Achieving linguistic fluency and cultural understanding is a long-term endeavor, requiring experiences beyond the classroom setting. Within the scope of the level of study, students will be able to perform with reasonable success in each of the following areas:Effective Communication Students will learn to communicate with others in a language other than English. Students will improve their understanding of and ability to communicate in the English language by comparing and contrasting another language with their own. contributions have shaped international perspectives. Enhanced Cultural Understanding Students will develop an awareness of and an appreciation for another peoples unique way of life, the patterns of behavior that order their world, and the ideas and perspectives that guide their behaviors. Students will learn about other cultures contributions to the world and how thesePerson-to-Person CommunicationThe first strand focuses on the communicative skills needed to exchange information in the target language with another person. When demonstrating skills in the person-to-person strand, students demonstrate their ability to initiate, sustain, and close a conversation or an interactive written communication, such as an e-mail exchange.Listening and Reading for UnderstandingThe second strand consists of the communicative skills necessary to comprehend speaking and writing in the target language. The students level of communicative competence is indicated by the degree of comprehension of spoken or written language, together with interpretation of other visual and auditory cues given by the speaker or writer. This strand differs from the person-to-person strand in that the skills involve understanding one-way communication with no opportunity for clarification through interaction.Oral and Written PresentationThe third strand centers around the communicative skills needed to present information in the target language orally or in writing to an audience. This set of skills calls for the student to be able to organize thoughts and deliver presentations to a variety of audiences. These skills involve both spontaneous and prepared presentations and, again, differ from the person-to-person strand in that students do not interact with the audience.Cultural Perspectives, Practices, and ProductsUnderstanding the culture of native speakers of the target language is an integral part of learning any language. Students demonstrate their understanding of the inextricable link between language and culture by developing an understanding of the perspectives or viewpoints, practices or patterns of behavior, and products of the culture(s). In-depth understanding of these elements of culture improves the students ability to interact appropriately with native speakers of the language and to function successfully within that cultural setting.Cultural and Linguistic ComparisonsThe process of language learning causes students to reflect on their own culture and language in a way that increases their understanding of the nature of language in general and of elements of their own language and culture. As students become more knowledgeable about the target language, they increase their skills in their native language by making frequent comparisons between the target language and their own. The insight students develop into their own culture helps them increase their understanding of and openness to people who speak other languages and who may view the world from a different perspective.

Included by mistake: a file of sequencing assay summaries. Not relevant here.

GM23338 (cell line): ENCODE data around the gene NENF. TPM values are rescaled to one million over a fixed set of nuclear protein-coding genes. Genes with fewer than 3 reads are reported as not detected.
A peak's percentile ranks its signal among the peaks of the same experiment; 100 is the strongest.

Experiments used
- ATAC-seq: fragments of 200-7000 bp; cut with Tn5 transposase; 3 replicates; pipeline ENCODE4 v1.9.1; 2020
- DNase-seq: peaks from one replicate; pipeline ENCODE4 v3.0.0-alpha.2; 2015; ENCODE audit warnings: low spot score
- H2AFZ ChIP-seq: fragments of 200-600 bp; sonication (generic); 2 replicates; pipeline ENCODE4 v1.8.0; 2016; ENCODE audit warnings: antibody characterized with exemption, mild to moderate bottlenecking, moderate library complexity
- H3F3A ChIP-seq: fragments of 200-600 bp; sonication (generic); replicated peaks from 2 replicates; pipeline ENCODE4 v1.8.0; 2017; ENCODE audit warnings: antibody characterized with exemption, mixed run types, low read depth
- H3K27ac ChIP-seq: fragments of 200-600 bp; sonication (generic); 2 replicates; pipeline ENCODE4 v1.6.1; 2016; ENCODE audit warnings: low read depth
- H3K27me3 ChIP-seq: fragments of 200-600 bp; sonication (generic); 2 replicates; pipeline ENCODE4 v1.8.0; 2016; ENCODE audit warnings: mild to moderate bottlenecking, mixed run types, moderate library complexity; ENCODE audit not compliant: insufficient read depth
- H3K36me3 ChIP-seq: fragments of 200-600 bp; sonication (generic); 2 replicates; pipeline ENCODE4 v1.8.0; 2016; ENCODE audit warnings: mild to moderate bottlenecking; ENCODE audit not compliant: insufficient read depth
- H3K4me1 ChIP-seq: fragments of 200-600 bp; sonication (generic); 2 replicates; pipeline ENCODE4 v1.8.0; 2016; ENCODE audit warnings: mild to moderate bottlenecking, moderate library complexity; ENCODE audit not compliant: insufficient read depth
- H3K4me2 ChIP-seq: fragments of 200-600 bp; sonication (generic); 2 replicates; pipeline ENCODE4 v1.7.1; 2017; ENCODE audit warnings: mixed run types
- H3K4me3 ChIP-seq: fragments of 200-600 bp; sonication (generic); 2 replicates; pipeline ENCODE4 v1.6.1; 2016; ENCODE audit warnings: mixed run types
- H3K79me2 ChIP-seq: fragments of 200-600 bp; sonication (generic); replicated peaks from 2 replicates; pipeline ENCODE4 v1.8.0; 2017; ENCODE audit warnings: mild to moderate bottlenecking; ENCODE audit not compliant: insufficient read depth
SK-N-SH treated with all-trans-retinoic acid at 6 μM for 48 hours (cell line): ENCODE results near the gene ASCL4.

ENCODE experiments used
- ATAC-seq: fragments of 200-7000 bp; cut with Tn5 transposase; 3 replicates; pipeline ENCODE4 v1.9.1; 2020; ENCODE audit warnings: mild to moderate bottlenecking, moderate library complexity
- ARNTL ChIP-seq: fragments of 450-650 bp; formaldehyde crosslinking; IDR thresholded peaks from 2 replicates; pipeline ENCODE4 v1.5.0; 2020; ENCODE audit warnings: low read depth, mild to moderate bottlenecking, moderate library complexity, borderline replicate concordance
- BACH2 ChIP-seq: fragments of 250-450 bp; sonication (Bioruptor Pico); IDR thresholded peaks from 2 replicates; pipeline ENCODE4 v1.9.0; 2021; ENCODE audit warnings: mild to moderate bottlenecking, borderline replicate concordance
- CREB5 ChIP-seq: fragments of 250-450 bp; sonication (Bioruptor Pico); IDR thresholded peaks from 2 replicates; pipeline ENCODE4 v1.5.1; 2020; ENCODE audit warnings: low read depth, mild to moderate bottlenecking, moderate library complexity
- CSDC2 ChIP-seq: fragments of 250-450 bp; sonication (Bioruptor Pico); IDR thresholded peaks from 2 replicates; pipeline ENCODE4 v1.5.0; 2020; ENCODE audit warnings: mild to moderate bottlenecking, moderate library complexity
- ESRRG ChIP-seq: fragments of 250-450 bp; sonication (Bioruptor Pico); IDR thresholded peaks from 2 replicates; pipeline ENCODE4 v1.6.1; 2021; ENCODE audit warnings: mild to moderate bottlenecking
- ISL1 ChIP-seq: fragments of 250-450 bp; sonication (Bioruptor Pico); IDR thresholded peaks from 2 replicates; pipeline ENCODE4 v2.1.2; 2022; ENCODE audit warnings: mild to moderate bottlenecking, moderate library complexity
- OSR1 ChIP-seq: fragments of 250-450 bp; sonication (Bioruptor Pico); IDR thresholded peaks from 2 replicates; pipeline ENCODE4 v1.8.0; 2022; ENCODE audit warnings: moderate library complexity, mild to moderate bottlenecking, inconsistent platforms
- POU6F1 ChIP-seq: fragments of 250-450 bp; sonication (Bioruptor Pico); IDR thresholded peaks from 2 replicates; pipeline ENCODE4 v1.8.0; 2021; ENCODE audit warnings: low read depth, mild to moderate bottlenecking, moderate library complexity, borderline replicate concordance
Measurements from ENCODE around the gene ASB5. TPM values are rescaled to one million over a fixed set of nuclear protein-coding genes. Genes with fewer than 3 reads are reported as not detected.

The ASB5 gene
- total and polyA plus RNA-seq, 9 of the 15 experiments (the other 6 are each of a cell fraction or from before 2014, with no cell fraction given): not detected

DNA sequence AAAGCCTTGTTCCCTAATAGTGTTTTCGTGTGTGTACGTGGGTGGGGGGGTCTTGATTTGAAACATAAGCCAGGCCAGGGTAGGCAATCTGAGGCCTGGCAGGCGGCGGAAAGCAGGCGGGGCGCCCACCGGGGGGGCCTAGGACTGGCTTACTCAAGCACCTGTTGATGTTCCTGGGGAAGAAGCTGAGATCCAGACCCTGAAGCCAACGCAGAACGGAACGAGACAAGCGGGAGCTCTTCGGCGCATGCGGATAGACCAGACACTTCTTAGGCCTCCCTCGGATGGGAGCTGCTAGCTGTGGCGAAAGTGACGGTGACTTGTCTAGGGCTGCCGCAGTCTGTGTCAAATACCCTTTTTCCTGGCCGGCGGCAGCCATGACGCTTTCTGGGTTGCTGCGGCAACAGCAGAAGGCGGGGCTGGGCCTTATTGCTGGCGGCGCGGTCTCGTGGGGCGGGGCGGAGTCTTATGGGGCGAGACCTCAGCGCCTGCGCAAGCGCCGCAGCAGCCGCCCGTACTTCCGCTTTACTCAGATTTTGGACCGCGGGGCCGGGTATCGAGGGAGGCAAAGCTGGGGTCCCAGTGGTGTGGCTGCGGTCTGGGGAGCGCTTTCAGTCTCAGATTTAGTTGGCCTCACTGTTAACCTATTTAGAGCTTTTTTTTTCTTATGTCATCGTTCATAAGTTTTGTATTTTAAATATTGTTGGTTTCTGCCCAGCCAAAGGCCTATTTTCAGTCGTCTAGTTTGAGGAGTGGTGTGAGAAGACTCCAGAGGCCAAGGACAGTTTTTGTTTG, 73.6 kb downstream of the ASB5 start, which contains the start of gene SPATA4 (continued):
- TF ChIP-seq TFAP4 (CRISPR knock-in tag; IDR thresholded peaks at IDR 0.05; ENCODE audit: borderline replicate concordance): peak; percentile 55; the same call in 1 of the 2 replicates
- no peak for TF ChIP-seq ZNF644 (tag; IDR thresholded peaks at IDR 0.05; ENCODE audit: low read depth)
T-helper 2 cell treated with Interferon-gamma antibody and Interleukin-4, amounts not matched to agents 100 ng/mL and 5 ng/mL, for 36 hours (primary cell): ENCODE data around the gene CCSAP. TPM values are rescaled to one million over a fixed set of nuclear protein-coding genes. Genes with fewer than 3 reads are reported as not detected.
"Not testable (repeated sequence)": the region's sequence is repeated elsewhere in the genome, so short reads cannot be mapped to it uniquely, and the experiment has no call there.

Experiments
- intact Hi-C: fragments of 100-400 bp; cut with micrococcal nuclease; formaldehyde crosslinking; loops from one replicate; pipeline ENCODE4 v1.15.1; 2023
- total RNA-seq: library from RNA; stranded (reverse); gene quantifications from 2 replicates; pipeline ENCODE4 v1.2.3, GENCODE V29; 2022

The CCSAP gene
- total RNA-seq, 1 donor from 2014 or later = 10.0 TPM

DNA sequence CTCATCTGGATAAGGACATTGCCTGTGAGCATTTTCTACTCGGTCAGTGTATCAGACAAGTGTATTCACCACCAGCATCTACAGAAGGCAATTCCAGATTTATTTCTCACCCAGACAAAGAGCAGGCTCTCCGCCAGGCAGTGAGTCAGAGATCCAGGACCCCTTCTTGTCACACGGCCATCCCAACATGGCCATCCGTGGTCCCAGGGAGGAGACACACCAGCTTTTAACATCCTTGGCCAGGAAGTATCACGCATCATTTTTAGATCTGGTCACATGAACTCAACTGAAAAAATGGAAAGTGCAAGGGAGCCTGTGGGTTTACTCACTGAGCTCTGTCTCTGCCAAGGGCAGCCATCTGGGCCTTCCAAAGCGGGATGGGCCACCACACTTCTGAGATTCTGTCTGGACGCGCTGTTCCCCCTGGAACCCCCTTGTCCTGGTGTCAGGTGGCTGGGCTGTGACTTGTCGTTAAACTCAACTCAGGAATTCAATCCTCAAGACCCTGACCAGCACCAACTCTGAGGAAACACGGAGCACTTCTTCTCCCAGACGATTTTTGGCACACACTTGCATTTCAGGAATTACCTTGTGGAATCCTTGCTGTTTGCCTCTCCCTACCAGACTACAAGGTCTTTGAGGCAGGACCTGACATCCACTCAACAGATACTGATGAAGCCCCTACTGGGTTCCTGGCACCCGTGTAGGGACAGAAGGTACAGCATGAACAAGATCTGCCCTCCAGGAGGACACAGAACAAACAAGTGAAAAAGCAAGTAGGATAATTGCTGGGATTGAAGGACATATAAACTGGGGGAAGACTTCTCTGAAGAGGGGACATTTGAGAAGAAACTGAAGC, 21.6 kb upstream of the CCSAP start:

Integrated Unit: Making Connections through LanguageTopics addressed in the foreign language classroom provide an opportunity for students to connect information about the language and culture(s) they are learning with concepts being studied in other subject areas. In addition, students are able to enhance their knowledge of other subject areas by accessing additional information in the target language. This reciprocal reinforcement and enhancement of curricular concepts increases students in-depth understanding of the total curriculum. Students will connect with other disciplines through foreign language study, enabling them to reinforce and expand their understanding of the interrelationships among content areas. Students will access information in more than one language, giving them a greater range of resources and a richer base of knowledge. Increased Global Perspective

Course OutlineFrench, Level II In level II foreign language courses, students continue to develop their communicative competence by interacting orally and in writing with other speakers of the target language, understanding oral and written messages in the language, and making oral and written presentations in the language. They begin to show a greater level of accuracy when using basic language structures, and they are exposed to more complex features of the language. They continue to focus on communicating about their immediate world and daily activities. They read material on familiar topics and write short, directed compositions. Emphasis continues to be placed on use of the target language in the classroom as well as on use of authentic materials to learn about the target culture(s).The following is a month by month pacing g